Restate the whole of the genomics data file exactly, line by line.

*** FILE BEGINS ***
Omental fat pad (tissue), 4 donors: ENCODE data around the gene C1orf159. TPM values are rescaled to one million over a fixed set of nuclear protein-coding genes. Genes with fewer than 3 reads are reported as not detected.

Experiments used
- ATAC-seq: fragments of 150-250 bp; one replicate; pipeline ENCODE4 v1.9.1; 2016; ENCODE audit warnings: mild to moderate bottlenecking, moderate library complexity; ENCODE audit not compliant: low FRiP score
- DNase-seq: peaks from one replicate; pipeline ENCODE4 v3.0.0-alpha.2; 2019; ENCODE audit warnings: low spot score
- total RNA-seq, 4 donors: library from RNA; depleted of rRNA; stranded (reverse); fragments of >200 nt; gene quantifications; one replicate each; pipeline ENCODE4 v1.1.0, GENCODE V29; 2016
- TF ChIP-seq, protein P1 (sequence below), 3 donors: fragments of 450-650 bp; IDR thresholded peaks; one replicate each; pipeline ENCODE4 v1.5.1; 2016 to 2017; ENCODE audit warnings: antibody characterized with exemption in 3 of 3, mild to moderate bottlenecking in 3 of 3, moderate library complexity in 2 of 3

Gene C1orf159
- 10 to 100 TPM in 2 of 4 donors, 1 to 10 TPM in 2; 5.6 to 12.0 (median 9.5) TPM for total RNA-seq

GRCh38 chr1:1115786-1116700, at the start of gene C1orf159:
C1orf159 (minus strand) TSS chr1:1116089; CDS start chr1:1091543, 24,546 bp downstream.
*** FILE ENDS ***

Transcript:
Omental fat pad (tissue), 4 donors: ENCODE data around the gene C1orf159. TPM values are rescaled to one million over a fixed set of nuclear protein-coding genes. Genes with fewer than 3 reads are reported as not detected.

Experiments used
- ATAC-seq: fragments of 150-250 bp; one replicate; pipeline ENCODE4 v1.9.1; 2016; ENCODE audit warnings: mild to moderate bottlenecking, moderate library complexity; ENCODE audit not compliant: low FRiP score
- DNase-seq: peaks from one replicate; pipeline ENCODE4 v3.0.0-alpha.2; 2019; ENCODE audit warnings: low spot score
- total RNA-seq, 4 donors: library from RNA; depleted of rRNA; stranded (reverse); fragments of >200 nt; gene quantifications; one replicate each; pipeline ENCODE4 v1.1.0, GENCODE V29; 2016
- TF ChIP-seq, protein P1 (sequence below), 3 donors: fragments of 450-650 bp; IDR thresholded peaks; one replicate each; pipeline ENCODE4 v1.5.1; 2016 to 2017; ENCODE audit warnings: antibody characterized with exemption in 3 of 3, mild to moderate bottlenecking in 3 of 3, moderate library complexity in 2 of 3

Gene C1orf159
- 10 to 100 TPM in 2 of 4 donors, 1 to 10 TPM in 2; 5.6 to 12.0 (median 9.5) TPM for total RNA-seq

GRCh38 chr1:1115786-1116700, at the start of gene C1orf159:
C1orf159 (minus strand) TSS chr1:1116089; CDS start chr1:1091543, 24,546 bp downstream.